I received this book in exchange for a honest review from NetGalley.
I absolutely adored this anthology and it got the best response out of me which is that I wish it could go on forever. The use of folklore and history throughout the stories is magnificent and there wasn't a story in the bunch that I didn't like. The story that I think I loved the most was "The Witches Skin" by Karen Strong. I loved the Gullah/Geechee inspiration with the futuristic twist. I also loved "Gilded" by Elizabeth Acevedo it was beautifully written with an interesting and strong main character. I also have to give a huge shout out to "The Hagiography of Starlight" which I also adored and I loved seeing a fat black woman as the main character of something, let alone a high fantasy story. Overall easily one of my favorite books I have read this year. I will be recommending it to everyone.
Despite not being what seems like the "targeted" demographic, I enjoyed reading these stories and am so glad to see books that involve hope for African American girls although I wish it had been marketed slightly different.
I'm not usually one for reading short stories but when Dhonielle Clayton (author of The Belles) started talking about this collection I knew I had to read it. 16 authors who identify as black, come together to share their experiences and magic and y'all it's literal magic. Taking inspiration from Beyonce's Lemonade the reader is taken on a roller coaster ride of heart breaking experiences and triumph. I was familiar with a few of the authors already but after reading this I've got literally all their works in my TBR pile because it was that good. Really all you need to know is that the name came from an Octavia Butler quote and we all know she's queen. Seriously do yourself a favor and read this collection. (Read with the physical text and audio--audio was incredibly well done)
Thanks Netgalley for this AMAZING ARC! Whoa, I love shorts because they pack a punch in such a short time. This book is so much more than a simple punch, every stories had so much intensity that it left me wondering about the rest of the characters lives, I wanted more from each story. Anthologies are meant to introduce you to new authors, new writing styles, etc. well now my holds list is 20 books longer and I couldn’t be more pleased. An absolutely amazing read.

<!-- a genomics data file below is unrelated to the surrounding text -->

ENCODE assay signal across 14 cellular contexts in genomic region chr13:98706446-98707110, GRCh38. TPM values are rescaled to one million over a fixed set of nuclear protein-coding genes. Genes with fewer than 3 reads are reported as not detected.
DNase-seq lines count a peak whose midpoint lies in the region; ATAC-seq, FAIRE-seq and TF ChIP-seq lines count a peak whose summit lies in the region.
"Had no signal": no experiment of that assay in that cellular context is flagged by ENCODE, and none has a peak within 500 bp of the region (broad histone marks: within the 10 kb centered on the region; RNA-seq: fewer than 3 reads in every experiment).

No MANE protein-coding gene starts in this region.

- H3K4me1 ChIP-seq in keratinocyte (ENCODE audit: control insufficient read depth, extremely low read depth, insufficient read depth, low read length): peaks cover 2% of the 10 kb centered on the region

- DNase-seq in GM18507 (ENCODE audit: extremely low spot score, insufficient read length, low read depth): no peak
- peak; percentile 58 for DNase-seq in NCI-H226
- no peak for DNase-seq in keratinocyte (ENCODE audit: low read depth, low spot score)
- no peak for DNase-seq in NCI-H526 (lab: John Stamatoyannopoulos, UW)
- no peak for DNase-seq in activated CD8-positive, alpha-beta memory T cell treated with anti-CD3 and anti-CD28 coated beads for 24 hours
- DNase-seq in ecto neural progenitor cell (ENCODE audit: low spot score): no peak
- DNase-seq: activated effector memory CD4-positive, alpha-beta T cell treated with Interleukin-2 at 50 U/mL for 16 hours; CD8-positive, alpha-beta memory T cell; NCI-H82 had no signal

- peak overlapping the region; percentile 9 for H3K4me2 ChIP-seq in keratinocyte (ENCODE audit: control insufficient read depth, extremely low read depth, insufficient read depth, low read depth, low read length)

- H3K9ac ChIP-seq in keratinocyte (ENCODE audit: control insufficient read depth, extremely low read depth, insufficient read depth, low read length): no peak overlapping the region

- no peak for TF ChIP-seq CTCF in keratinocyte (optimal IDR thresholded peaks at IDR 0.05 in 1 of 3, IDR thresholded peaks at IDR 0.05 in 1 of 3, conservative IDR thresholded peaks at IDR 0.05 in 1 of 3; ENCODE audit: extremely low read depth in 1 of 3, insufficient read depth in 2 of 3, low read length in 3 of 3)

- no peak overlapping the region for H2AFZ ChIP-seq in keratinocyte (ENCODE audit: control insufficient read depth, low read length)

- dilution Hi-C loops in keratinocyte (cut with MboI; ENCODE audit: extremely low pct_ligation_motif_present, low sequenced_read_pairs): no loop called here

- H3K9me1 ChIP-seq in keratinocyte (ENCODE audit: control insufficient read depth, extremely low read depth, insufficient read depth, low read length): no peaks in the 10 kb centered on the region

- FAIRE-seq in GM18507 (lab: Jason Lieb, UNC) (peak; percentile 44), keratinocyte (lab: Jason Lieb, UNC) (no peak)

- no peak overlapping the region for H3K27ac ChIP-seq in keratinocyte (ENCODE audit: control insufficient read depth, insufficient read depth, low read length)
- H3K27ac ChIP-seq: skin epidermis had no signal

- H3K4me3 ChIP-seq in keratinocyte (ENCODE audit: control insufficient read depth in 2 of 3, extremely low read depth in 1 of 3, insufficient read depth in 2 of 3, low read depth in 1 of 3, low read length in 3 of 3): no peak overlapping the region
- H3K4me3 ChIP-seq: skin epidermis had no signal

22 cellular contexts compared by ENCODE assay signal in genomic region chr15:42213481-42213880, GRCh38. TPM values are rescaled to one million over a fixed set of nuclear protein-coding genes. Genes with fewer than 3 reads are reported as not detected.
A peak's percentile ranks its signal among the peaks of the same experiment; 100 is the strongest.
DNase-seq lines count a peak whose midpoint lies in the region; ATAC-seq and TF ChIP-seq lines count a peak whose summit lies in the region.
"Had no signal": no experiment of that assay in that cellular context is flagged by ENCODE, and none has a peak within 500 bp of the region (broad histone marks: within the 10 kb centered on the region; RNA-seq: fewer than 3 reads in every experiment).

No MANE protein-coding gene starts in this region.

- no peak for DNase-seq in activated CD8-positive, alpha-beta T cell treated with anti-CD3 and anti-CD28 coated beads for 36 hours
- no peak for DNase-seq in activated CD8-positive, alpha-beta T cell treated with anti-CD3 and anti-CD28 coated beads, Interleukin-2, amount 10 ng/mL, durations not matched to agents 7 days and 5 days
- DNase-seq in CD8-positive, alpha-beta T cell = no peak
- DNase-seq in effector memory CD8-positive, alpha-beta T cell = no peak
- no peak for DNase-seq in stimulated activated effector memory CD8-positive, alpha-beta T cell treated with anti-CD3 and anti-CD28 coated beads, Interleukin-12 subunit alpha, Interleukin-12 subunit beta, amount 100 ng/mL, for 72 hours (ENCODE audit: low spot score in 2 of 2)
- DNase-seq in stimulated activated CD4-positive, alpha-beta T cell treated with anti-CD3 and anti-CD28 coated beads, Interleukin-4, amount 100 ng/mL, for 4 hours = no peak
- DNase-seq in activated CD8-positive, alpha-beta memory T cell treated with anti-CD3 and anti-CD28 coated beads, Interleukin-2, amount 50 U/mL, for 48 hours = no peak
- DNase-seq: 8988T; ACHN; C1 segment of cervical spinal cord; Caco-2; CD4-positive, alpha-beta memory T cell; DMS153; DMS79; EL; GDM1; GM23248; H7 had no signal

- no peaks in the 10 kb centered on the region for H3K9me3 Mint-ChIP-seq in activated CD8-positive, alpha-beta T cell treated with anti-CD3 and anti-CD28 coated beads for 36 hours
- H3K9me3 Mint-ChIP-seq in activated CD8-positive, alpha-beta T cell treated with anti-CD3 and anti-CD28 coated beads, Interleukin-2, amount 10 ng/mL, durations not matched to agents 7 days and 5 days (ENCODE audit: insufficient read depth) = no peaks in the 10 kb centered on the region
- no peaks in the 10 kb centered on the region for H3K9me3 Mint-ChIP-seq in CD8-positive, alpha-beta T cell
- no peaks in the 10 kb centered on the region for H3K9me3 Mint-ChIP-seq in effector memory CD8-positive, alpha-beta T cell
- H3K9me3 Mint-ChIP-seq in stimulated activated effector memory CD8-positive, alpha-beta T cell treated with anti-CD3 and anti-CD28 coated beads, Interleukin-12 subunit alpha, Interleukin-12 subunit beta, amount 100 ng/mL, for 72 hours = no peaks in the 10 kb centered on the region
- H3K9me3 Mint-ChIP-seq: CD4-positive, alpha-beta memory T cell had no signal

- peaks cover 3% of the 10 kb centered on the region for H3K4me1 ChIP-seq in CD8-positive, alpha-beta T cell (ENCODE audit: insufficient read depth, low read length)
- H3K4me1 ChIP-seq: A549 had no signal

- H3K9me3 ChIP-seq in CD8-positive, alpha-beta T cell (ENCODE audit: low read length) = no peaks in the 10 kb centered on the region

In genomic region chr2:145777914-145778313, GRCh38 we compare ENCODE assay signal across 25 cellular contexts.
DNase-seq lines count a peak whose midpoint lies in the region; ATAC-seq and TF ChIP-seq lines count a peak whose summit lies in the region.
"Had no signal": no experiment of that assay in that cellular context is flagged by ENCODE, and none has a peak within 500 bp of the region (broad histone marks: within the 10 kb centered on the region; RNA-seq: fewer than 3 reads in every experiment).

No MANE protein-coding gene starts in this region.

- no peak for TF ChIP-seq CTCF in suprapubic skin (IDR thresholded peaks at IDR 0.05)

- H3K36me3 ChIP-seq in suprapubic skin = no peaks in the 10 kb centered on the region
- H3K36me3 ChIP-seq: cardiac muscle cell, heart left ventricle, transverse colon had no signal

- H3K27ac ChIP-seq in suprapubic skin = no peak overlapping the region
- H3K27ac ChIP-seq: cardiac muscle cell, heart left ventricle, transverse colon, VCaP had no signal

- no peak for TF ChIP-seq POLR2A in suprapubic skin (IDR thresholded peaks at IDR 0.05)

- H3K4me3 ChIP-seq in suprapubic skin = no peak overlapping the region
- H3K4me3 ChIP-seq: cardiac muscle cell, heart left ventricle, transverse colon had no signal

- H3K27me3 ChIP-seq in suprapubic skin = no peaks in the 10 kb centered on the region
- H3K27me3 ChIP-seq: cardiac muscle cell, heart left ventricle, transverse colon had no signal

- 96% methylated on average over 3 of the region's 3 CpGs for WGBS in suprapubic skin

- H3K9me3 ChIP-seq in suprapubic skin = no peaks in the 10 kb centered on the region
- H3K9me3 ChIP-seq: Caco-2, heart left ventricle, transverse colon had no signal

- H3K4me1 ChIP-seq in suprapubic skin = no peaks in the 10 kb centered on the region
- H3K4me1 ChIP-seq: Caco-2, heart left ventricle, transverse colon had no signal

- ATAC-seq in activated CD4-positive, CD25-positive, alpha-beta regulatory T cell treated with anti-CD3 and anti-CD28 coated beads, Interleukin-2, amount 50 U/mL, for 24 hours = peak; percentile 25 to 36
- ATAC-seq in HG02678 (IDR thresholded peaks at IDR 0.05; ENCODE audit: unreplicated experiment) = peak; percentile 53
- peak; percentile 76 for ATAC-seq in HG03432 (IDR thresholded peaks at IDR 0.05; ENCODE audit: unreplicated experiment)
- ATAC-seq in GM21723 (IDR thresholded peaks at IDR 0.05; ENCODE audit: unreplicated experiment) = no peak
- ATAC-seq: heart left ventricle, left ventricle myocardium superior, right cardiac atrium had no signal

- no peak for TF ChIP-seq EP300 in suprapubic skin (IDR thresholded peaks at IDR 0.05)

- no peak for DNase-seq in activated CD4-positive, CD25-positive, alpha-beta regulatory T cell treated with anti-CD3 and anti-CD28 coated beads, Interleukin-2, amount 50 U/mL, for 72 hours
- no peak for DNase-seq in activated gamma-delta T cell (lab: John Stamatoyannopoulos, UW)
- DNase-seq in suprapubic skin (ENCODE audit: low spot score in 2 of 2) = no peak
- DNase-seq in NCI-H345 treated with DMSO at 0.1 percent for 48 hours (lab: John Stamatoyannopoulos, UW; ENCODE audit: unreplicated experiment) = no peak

Phoenix Must Burn
I received an ARC of this collection in return for an unbiased review.
This was a fantastic collection of stories by a creative collection of authors. The stories drew on many African, Afro-Carribean, and Afro-American cultures and mythology. The characters are all young women experiencing and overcoming obstacles, all with a science fiction, fantasy bent.
Obviously, I enjoyed some more than others, but overall it was a great collection. I would highly recommend for most young adults.
Interesting selection of YA folklore/magical world stories written by respected African-American women. Some of the stories were better than others. There was a diversity of character and settings, but seemed rushed and might have been better as a full novel. Overall though it is a good selection.